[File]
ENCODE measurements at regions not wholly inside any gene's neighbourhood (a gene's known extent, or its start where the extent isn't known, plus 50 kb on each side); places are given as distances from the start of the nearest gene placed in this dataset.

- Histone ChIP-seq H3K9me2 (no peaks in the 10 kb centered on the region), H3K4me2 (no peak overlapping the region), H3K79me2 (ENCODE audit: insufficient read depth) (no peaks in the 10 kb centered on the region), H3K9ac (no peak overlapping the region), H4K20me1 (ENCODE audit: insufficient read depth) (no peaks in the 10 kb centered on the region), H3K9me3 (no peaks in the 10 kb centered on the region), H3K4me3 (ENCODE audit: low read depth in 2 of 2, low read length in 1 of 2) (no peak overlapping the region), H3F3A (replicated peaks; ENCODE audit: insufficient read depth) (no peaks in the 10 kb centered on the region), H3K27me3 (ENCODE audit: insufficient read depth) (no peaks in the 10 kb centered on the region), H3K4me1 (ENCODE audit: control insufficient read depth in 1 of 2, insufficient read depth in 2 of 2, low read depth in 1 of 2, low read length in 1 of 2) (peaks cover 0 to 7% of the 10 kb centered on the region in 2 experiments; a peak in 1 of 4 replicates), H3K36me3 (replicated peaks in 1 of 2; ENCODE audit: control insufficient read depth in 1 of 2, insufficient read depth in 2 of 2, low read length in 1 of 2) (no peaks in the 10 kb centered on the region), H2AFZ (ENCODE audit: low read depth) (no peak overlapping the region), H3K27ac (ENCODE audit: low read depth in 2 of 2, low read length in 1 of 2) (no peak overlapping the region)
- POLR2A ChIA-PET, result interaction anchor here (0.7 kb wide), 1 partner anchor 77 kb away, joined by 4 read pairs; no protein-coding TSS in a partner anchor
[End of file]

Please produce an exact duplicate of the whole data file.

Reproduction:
ENCODE measurements at regions not wholly inside any gene's neighbourhood (a gene's known extent, or its start where the extent isn't known, plus 50 kb on each side); places are given as distances from the start of the nearest gene placed in this dataset.

- Histone ChIP-seq H3K9me2 (no peaks in the 10 kb centered on the region), H3K4me2 (no peak overlapping the region), H3K79me2 (ENCODE audit: insufficient read depth) (no peaks in the 10 kb centered on the region), H3K9ac (no peak overlapping the region), H4K20me1 (ENCODE audit: insufficient read depth) (no peaks in the 10 kb centered on the region), H3K9me3 (no peaks in the 10 kb centered on the region), H3K4me3 (ENCODE audit: low read depth in 2 of 2, low read length in 1 of 2) (no peak overlapping the region), H3F3A (replicated peaks; ENCODE audit: insufficient read depth) (no peaks in the 10 kb centered on the region), H3K27me3 (ENCODE audit: insufficient read depth) (no peaks in the 10 kb centered on the region), H3K4me1 (ENCODE audit: control insufficient read depth in 1 of 2, insufficient read depth in 2 of 2, low read depth in 1 of 2, low read length in 1 of 2) (peaks cover 0 to 7% of the 10 kb centered on the region in 2 experiments; a peak in 1 of 4 replicates), H3K36me3 (replicated peaks in 1 of 2; ENCODE audit: control insufficient read depth in 1 of 2, insufficient read depth in 2 of 2, low read length in 1 of 2) (no peaks in the 10 kb centered on the region), H2AFZ (ENCODE audit: low read depth) (no peak overlapping the region), H3K27ac (ENCODE audit: low read depth in 2 of 2, low read length in 1 of 2) (no peak overlapping the region)
- POLR2A ChIA-PET, result interaction anchor here (0.7 kb wide), 1 partner anchor 77 kb away, joined by 4 read pairs; no protein-coding TSS in a partner anchor